Monday, May 21, 2018

Day 3 - Tuesday May 22nd 2018 - Nags Head to Buxton (Hatteras Island) 48.3 miles

Wilbur and Orville would be proud of us - after all, they owned a Bicycle Shop before they ever flew. Little known fact - We might not have airplanes today if Wilbur hadn't gotten his front teeth knocked out by a serial killer with a hockey stick. Don't believe it? Click here or Google it.
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 Day 3 is the longest of this trip - 48.3 miles. Back in the 80's we could do 48 miles before lunch. We'll be lucky to get there before dark this time. The ride from Nags Head to Hatteras Island is long, flat, hot, treeless and shade-less. The same ever-present on-shore winds that the Wright Brothers counted on to lift their glider will most likely be our nemesis for the day. At the 10 mile mark of today's ride, we will cross the Oregon Inlet via the 2.7 mile Herbert C. Bonner Bridge. Here is a street view of what we can expect.  Although North Carolina has recently enacted "Share the Road" laws, historically it is one of the least safe states for cycling. Oregon Inlet joins the Pamlico Sound with the Atlantic Ocean and separates Bodie Island from Pea Island. This is also where the Cape Hatteras National Seashore begins. That means no commercial stops (convenience stores, etc) until we reach Hatteras Island. In 1963, the Herbert C Bonner Bridge was opened to replace the Ferry that was used to get across Oregon Inlet. In October of 1990, during a passing storm, a dredge collided with the structure, causing severe damage to several of the spanning bridge portions, and closing the bridge for approximately 6 weeks. During this time, emergency ferry runs were set up by the NCDOT to transport essential food and supply deliveries to islanders. When the bridge finally did reopen weeks later, local legend has it that the first vehicle to cross over the newly repaired Bonner Bridge was a Budweiser beer truck, and is was greeted on the southern side of Oregon Inlet with cheers. Not without controversy, a replacement bridge is currently being built. See this video by the NCDOT. It will not be finished when we cross. The new replacement bridge is going to be REALLY HIGH! When we rode this stretch in the 80s, we were bedeviled by biting bugs - known locally as "sand gnats", "sand flys", "no see-ums”,“fuzzy bills” or “blind mosquitoes”. They'll land anywhere they can find a patch of skin and bite the crap out of you. We fought the bugs and on shore winds the entire day and had to stagger ourselves in a half-chevron fashion across the entire roadway in order find the "sweet spot" to draft off each other. If we make it to Hatteras Island, we plan to stay in Buxton (Hatteras Island) at the Cape Pines Motel.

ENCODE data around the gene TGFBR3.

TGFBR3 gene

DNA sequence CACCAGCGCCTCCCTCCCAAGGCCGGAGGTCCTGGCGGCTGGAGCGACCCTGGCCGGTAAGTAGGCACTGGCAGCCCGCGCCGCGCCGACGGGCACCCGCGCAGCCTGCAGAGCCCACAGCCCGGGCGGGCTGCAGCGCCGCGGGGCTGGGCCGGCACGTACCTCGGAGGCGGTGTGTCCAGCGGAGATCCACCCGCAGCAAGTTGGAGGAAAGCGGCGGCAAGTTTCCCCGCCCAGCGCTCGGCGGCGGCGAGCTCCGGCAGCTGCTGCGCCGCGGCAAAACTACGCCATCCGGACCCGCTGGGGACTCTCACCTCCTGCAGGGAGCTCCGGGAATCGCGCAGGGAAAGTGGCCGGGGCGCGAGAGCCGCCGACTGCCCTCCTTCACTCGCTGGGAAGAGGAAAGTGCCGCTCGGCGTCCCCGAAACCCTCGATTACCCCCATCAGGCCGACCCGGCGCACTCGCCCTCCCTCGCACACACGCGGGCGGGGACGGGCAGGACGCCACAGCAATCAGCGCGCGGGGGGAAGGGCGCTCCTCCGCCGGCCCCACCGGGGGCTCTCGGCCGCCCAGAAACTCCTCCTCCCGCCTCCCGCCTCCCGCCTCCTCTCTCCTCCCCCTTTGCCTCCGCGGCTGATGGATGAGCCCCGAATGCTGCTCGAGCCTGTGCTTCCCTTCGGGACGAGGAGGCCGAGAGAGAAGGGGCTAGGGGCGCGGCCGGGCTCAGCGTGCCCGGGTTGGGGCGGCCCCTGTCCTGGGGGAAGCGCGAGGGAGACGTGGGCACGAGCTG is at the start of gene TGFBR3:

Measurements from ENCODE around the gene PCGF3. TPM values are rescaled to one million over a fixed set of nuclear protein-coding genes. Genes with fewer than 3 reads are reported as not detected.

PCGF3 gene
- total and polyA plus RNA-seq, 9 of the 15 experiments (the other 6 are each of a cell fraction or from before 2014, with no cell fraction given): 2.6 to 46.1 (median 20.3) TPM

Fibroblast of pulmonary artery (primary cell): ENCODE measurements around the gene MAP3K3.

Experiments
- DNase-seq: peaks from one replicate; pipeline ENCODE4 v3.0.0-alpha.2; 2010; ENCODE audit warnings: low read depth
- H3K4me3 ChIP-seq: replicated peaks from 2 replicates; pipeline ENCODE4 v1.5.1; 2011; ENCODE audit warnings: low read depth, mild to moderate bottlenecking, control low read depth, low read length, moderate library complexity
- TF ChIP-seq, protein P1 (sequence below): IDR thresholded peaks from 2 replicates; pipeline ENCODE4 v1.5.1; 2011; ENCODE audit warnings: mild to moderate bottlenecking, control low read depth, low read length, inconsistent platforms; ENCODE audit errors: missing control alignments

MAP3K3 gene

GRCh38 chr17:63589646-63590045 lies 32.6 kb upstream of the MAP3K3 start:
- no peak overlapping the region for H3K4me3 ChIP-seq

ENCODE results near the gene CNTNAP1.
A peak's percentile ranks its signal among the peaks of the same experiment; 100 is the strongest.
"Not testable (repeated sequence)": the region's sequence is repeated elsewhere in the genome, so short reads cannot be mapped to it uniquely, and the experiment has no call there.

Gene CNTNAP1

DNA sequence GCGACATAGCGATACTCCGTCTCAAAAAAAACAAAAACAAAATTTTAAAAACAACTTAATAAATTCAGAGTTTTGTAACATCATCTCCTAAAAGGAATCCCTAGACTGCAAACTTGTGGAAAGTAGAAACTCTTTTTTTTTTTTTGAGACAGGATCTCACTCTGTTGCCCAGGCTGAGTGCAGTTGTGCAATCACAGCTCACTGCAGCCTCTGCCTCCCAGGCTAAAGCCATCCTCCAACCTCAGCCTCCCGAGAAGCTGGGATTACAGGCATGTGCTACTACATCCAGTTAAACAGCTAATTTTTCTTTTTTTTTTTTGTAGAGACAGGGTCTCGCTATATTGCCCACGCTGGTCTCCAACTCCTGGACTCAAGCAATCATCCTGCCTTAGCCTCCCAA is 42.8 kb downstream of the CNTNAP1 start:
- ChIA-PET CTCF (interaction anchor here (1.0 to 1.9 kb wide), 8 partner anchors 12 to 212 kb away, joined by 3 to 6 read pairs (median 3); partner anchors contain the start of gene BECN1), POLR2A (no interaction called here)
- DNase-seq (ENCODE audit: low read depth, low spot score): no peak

This is the Hatteras Lighthouse in Buxton. It served as a Lookout Tower in WWII because of German U-Boats offshore. 15 years after this picture was taken, because of the rising sea encroaching, it had to be moved from its original location at the edge of the ocean to safer ground 2,900 feet (880 m) inland, and 1,500 feet (460 m) from the shoreline. The Cape Hatteras Lighthouse is one of the tallest masonry structures ever moved (200 feet tall and weighing 5,000 tons).
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